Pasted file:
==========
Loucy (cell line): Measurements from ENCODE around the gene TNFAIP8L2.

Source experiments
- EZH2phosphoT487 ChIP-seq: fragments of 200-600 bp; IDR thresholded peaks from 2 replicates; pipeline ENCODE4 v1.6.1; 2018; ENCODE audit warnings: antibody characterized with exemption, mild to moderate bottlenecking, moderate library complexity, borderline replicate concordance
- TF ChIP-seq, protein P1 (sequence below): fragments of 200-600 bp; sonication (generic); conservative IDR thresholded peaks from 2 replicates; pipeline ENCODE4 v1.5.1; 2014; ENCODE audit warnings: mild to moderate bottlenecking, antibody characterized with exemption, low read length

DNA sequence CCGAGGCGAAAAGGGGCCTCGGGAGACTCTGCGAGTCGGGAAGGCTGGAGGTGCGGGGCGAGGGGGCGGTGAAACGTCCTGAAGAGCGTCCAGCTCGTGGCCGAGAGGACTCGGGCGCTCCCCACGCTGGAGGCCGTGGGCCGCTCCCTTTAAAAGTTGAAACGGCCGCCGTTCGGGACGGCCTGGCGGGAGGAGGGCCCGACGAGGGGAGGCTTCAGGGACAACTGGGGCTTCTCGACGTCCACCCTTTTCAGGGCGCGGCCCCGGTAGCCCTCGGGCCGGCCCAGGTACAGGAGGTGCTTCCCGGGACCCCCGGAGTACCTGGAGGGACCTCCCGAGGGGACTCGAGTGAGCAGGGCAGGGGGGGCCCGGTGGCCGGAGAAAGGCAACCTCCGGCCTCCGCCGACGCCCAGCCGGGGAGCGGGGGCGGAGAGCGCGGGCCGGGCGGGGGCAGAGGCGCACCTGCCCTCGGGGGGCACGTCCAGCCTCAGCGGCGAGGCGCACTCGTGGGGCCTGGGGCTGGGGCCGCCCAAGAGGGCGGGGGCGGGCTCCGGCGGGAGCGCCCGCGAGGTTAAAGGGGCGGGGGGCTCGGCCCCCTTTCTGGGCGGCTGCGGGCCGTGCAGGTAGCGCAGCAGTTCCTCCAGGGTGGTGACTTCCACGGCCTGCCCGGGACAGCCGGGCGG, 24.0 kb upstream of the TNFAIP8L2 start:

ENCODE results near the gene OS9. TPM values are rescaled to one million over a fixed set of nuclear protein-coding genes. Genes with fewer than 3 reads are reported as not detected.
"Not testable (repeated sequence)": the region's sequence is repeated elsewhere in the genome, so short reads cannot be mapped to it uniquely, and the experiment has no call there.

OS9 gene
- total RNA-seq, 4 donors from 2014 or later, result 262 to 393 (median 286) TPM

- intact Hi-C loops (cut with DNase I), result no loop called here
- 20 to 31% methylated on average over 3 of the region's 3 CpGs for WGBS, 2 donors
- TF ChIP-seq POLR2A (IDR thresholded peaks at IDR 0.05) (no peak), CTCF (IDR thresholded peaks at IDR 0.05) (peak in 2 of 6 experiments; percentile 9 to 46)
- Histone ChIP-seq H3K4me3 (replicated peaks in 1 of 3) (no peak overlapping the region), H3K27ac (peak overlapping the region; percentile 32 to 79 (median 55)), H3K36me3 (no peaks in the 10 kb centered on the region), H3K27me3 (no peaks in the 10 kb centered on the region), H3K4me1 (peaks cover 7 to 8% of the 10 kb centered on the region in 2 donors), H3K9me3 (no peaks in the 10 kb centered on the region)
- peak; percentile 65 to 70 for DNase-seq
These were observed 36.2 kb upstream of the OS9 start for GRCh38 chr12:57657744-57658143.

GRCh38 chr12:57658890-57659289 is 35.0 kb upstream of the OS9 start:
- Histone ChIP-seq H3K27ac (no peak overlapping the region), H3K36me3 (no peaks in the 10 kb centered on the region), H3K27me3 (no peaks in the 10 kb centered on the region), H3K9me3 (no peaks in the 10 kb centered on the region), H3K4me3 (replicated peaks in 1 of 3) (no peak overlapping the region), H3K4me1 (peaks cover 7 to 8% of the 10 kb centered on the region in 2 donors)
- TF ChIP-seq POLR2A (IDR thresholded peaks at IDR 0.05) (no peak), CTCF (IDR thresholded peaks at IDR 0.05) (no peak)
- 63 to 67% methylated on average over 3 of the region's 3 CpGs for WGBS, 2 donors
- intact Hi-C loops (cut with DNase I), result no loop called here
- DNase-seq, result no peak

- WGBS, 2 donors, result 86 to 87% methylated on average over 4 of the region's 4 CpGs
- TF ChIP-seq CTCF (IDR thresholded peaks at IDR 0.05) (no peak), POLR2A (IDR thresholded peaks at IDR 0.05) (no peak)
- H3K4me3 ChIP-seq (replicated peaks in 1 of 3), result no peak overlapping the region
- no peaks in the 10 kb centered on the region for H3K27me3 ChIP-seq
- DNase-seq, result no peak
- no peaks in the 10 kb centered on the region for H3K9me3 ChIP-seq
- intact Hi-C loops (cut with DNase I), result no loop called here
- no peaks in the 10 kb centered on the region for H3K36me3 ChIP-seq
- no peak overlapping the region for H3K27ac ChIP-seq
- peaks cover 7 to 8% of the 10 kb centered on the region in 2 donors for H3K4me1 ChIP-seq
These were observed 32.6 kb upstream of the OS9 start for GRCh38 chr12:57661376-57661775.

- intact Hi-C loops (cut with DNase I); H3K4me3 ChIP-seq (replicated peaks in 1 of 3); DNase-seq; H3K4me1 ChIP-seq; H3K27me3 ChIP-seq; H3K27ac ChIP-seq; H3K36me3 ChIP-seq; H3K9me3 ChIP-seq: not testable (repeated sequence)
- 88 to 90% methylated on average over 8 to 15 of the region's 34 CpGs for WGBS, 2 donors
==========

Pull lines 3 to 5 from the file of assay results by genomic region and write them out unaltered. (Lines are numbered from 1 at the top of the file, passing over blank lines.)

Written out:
- EZH2phosphoT487 ChIP-seq: fragments of 200-600 bp; IDR thresholded peaks from 2 replicates; pipeline ENCODE4 v1.6.1; 2018; ENCODE audit warnings: antibody characterized with exemption, mild to moderate bottlenecking, moderate library complexity, borderline replicate concordance
- TF ChIP-seq, protein P1 (sequence below): fragments of 200-600 bp; sonication (generic); conservative IDR thresholded peaks from 2 replicates; pipeline ENCODE4 v1.5.1; 2014; ENCODE audit warnings: mild to moderate bottlenecking, antibody characterized with exemption, low read length

DNA sequence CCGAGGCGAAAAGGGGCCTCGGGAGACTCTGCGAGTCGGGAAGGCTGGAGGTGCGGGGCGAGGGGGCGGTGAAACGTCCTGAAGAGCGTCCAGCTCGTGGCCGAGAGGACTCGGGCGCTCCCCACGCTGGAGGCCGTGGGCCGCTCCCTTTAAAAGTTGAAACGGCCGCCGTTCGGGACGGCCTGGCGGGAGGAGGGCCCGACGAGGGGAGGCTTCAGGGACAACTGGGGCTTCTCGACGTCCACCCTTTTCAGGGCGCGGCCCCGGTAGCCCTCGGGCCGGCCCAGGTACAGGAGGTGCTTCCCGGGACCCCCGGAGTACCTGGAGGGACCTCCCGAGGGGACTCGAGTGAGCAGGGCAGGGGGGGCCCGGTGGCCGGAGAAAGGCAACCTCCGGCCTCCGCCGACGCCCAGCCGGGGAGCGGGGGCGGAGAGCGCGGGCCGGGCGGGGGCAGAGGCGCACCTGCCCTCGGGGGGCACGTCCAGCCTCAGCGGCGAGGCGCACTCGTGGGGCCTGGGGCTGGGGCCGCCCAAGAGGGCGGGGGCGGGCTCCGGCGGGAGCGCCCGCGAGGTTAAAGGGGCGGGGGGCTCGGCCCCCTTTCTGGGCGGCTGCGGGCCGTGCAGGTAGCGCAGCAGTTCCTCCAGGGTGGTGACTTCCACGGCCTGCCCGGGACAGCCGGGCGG, 24.0 kb upstream of the TNFAIP8L2 start: